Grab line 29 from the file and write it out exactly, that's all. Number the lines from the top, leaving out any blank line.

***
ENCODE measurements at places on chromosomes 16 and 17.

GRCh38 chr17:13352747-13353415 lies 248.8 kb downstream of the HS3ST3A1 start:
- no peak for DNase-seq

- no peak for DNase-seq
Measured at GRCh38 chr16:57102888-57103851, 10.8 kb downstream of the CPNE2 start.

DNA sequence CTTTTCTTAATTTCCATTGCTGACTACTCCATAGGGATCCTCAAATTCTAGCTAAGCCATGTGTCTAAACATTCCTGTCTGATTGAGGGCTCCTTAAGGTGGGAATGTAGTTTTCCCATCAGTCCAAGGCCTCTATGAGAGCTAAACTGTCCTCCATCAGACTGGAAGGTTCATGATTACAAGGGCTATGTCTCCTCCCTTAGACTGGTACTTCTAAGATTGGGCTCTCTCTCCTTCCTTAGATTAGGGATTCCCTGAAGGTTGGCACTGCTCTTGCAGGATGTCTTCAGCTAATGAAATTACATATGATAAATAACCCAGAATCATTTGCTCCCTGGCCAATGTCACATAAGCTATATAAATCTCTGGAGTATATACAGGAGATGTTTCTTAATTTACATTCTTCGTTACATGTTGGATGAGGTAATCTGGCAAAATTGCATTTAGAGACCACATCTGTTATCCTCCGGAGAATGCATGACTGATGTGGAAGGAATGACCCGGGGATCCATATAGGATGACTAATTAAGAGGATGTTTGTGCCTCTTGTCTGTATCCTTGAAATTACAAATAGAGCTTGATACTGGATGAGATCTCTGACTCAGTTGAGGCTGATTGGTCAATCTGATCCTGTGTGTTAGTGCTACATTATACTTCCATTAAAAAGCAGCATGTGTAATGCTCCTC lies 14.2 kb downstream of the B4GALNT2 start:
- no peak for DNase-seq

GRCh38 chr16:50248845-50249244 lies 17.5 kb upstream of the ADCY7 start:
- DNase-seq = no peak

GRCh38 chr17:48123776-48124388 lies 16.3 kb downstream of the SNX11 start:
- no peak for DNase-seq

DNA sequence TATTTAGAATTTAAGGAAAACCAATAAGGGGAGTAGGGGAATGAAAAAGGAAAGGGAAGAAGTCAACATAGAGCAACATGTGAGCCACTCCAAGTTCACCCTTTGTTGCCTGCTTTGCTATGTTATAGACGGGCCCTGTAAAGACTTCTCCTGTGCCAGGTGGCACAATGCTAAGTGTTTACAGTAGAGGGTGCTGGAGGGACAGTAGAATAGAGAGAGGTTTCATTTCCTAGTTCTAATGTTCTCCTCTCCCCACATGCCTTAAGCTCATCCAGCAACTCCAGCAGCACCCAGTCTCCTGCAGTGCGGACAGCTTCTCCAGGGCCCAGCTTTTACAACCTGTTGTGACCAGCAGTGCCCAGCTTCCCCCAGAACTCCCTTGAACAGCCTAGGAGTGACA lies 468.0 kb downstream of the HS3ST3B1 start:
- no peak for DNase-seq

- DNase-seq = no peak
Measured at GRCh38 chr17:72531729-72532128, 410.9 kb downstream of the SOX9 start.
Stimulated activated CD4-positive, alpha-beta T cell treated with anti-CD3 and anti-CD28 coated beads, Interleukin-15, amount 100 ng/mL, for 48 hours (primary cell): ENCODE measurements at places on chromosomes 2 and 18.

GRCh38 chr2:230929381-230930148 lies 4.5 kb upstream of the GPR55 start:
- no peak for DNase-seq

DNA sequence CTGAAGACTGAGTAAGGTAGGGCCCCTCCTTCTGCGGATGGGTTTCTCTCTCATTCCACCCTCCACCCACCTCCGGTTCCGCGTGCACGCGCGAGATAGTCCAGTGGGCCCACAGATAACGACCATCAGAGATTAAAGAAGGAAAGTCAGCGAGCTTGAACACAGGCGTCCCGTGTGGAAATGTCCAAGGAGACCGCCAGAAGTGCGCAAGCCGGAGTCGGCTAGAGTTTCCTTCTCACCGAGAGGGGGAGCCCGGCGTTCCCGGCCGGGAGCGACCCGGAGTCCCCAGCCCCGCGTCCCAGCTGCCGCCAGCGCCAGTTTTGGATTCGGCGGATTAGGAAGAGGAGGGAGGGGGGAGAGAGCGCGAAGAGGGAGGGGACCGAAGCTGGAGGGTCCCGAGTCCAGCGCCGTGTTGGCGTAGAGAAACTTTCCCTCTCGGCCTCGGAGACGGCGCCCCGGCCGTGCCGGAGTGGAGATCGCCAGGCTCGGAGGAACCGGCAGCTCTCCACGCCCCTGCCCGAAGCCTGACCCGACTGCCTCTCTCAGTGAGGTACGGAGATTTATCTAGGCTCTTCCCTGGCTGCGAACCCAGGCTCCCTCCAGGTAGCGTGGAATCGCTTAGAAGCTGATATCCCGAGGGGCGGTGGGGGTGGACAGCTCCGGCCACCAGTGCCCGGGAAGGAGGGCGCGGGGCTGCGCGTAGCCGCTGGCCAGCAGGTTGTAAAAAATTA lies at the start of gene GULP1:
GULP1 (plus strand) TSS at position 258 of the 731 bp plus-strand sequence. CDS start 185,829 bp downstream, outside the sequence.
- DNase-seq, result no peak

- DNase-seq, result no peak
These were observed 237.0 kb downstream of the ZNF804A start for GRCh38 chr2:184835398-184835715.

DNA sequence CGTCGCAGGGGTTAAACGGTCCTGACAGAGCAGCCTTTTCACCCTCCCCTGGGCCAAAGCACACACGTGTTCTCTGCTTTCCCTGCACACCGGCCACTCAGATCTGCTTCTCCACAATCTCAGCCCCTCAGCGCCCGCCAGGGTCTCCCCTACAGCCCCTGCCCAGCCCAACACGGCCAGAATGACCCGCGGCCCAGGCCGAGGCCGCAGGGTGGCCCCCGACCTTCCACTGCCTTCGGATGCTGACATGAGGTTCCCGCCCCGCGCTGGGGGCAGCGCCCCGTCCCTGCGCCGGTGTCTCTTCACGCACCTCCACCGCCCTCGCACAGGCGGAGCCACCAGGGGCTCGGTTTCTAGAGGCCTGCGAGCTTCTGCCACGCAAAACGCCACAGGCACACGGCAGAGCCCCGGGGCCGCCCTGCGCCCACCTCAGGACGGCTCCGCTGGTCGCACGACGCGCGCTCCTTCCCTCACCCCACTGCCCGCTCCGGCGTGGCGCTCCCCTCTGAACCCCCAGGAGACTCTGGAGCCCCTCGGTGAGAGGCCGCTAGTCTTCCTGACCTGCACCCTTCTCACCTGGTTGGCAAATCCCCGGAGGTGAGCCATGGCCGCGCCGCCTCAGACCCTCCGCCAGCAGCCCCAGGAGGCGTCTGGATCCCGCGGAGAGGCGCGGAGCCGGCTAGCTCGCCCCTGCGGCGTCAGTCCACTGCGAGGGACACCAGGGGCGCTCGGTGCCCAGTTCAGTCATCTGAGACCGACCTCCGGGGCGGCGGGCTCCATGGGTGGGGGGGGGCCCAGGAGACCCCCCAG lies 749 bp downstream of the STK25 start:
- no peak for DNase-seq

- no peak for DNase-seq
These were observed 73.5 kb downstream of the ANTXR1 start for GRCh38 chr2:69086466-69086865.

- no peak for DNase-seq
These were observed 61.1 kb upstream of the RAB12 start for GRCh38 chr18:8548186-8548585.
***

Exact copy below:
These were observed 61.1 kb upstream of the RAB12 start for GRCh38 chr18:8548186-8548585.